Best Ohio Disability Discrimination Attorney Answer: Can my boss fire me if I miss work to care for my disabled child? Are there legal protections from my employer discriminating against me because I have to occasionally care for a disabled family member? How does Ohio law protect against disability discrimination? Can my family members disability be grounds for termination?
In a case decided by the U.S. District Court for the Southern District of New York on March 4, 2015, the plaintiff employee in Manon v. 878 Education, LLC was wrongfully terminated for missing work to care for her infant daughter who suffered from Reactive Airway Disease.
Initially, it is important to recognize that because of her shorter tenure with the employer, this employee did not qualify for time off protection under the Family Medical Leave Act (“FMLA”). So this is not an employment lawyers‘ blog about your rights under the FMLA. (for FMLA attorney blogs, read Do I qualify for FMLA?; Can I Sue If I Was Fired For Requesting FMLA Leave? I Need A Lawyer!; Can I Sue My Boss For Interfering With My FMLA Leave? I Need An Attorney!).
Next important fact of this disability discrimination case is that the employee, Elizabeth Manon, is not disabled. While you probably know that the Americans with Disabilities Act (“ADA”) prevents employers from discriminating against disabled workers, the ADA also makes it illegal for your boss, manager, or supervisor to discriminate, harass, or fire you because you are associated or related to a disabled individual. Here, the district court explained:
In order to establish a claim for “associational discrimination” under the ADA, Plaintiff must demonstrate that she was discriminated against by her employer because of her association with a disabled person. See 42 U.S.C. § 12112(b)(4). Absent direct evidence of discriminatory animus, courts in this Circuit apply the three-step, burden-shifting framework established by the Supreme Court in McDonnell Douglas Corp. v. Green, 411 U.S. 792, 802-03 (1973), to actions brought under the ADA. See Greenway v. Buffalo Hilton Hotel, 143 F.3d 47, 52 (2d Cir. 1998).
Manon was employed by the employer-defendant as a school receptionist. On the particular day in question, when the Manon returned to work following a two-day absence to care for her daughter, who had been hospitalized with breathing issues, her supervisor told her that her employment was being terminated. The trial court reviewed the evidence as follows:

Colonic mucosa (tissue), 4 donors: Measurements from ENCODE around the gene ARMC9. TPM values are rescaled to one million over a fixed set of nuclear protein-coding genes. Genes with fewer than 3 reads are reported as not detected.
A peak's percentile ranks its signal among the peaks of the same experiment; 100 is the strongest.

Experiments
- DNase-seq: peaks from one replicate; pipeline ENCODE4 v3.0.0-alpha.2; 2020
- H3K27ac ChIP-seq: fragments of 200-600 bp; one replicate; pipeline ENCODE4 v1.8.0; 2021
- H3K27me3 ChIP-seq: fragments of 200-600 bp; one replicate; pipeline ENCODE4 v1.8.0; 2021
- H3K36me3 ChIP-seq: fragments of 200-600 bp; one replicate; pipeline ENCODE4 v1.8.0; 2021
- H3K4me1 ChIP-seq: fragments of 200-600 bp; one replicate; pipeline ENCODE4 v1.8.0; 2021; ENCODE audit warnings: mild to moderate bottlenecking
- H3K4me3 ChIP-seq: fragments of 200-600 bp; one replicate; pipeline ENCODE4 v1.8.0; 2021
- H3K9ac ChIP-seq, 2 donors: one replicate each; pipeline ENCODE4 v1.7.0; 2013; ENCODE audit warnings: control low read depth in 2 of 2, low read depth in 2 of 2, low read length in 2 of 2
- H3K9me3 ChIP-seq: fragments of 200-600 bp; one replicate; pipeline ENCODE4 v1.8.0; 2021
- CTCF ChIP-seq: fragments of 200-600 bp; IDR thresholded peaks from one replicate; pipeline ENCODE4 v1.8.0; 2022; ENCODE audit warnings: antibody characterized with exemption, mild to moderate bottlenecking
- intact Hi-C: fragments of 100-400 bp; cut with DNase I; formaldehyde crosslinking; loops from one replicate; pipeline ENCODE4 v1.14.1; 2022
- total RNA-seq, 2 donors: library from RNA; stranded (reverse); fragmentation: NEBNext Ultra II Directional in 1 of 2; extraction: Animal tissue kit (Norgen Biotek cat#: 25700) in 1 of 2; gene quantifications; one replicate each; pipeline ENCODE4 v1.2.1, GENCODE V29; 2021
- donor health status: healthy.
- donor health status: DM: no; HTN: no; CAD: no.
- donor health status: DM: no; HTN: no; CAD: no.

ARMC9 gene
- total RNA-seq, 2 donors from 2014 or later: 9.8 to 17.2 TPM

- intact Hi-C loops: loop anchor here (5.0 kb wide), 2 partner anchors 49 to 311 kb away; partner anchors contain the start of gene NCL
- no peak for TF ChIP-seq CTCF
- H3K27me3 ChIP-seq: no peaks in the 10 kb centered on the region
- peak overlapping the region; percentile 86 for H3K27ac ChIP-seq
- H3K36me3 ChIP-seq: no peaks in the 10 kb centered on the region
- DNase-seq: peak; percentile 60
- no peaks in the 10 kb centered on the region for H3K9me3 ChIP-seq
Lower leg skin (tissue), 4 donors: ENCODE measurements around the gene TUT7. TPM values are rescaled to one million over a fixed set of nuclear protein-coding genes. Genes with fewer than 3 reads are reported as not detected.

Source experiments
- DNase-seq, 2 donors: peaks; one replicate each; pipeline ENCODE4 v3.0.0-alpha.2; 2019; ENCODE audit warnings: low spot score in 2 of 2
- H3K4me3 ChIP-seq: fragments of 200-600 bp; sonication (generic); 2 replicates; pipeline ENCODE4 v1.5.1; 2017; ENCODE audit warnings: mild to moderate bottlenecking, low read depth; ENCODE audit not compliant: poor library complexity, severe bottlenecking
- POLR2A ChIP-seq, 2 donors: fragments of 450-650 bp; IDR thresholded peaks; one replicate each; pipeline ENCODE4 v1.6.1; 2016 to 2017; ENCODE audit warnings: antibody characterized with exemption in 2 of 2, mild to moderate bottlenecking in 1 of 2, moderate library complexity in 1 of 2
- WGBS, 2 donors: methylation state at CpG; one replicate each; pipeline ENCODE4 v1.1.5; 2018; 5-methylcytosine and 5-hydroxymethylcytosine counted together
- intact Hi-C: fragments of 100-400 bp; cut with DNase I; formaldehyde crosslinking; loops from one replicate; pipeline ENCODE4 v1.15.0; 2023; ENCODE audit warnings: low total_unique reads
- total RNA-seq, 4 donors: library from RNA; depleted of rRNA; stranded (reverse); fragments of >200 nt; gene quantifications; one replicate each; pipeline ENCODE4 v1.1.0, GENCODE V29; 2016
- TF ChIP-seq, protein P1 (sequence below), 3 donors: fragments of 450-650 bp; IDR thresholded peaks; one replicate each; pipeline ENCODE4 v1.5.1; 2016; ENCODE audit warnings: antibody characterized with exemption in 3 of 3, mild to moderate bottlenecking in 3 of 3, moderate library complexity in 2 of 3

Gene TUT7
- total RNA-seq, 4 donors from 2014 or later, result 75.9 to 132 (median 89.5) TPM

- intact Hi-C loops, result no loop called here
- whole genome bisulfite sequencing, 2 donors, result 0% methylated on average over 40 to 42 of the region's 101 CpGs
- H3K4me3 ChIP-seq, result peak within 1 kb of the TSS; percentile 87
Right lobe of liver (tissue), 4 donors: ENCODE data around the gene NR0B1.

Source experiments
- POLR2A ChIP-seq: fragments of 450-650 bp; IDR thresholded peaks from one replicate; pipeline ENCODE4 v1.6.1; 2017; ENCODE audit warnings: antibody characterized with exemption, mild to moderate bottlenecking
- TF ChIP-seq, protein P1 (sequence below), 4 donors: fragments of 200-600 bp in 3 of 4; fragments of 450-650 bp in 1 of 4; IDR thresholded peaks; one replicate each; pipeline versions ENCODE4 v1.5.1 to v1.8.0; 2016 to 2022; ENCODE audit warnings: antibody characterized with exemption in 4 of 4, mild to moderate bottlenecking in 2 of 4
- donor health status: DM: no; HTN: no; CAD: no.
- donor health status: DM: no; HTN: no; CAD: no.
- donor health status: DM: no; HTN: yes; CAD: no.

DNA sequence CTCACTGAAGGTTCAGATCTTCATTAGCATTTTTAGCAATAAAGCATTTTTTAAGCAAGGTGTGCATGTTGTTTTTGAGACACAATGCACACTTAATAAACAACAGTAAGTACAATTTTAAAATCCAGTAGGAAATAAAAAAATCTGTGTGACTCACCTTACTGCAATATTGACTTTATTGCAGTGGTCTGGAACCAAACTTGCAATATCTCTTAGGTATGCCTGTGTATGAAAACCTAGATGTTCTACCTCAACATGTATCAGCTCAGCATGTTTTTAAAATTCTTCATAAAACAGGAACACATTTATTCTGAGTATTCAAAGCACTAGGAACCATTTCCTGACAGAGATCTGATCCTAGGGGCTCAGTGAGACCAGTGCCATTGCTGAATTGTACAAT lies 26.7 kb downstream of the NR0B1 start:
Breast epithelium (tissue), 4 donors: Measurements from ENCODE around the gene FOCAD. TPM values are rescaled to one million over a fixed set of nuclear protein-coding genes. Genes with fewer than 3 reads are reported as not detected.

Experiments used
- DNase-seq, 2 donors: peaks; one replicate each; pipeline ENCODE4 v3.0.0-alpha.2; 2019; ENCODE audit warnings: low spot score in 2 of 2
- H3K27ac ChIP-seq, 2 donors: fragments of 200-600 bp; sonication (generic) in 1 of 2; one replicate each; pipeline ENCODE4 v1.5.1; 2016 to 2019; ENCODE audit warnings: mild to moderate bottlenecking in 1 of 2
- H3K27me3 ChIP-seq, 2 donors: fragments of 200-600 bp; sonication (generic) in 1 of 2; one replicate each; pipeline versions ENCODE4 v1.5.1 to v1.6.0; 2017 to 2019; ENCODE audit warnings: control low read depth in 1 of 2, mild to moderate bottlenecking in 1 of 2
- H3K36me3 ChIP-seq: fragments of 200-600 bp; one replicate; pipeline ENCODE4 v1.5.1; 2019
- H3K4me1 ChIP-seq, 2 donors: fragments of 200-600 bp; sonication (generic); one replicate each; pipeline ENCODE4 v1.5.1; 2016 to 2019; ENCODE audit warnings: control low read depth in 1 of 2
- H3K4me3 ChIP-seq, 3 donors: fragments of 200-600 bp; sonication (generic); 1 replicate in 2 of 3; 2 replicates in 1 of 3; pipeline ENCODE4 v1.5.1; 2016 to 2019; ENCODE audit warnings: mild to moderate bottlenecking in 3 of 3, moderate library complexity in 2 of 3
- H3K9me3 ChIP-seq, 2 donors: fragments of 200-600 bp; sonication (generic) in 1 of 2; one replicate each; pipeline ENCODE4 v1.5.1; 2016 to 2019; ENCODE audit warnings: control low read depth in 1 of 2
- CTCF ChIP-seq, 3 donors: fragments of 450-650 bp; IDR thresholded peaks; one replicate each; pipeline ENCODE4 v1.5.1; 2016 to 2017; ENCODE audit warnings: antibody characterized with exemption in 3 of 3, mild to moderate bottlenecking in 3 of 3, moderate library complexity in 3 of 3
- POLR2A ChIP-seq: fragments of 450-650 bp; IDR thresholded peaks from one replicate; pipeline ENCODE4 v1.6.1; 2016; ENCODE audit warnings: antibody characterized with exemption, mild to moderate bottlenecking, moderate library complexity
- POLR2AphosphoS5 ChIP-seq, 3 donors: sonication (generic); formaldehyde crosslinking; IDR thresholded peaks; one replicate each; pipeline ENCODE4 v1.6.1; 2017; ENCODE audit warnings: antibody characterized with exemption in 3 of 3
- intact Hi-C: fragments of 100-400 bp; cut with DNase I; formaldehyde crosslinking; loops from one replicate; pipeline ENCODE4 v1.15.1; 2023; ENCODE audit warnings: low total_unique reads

Here, Garcia told Plaintiff at the November 16, 2012 meeting — the day of her return to work following an absence to care for her daughter — that he was “letting her go” because he needed someone without children to work at the front desk. (Pl. 56.1 Stmt. ¶ 73.) When Plaintiff began crying and stated, “This is unfair. Please let me fix this. Give me an opportunity. What can I do to fix this?,” Garcia responded, “I need someone who does not have kids who can be at the front desk at all times.” (Id. ¶ 77.) He further asked, “How can you guarantee me that  two weeks from now your daughter is not going to be sick again? . . . So, what is it, your job or your daughter?” (Id. ¶ 82.) Garcia, Plaintiff’s direct supervisor, made these remarks to Plaintiff during the formal meeting terminating her employment. See Cartagena v. Ogden Serv. Corp., 995 F. Supp. 459, 463-64 (S.D.N.Y. 1998) (finding that direct evidence of discriminatory remarks made by a person who decided to terminate the plaintiff was sufficient evidence to withstand a summary judgment motion). Garcia’s remarks could easily be viewed as a “smoking gun” admission that Garcia believed Plaintiff’s daughter was disabled and would be frequently ill and, further, that Plaintiff’s termination was directly motivated by Garcia’s hostility towards Plaintiff’s association with her daughter. At the very least, Plaintiff’s assertions create a “thick cloud of smoke” sufficient to require to “`convince the factfinder that, despite the smoke, there is no fire.’” Tyler v. Bethlehem Steel Corp., 958 F.2d 1176, 1187 (2d Cir. 1992) (quoting Price Waterhouse v. Hopkins, 490 U.S. 228, 266 (1989) (O’Connor, J., concurring)).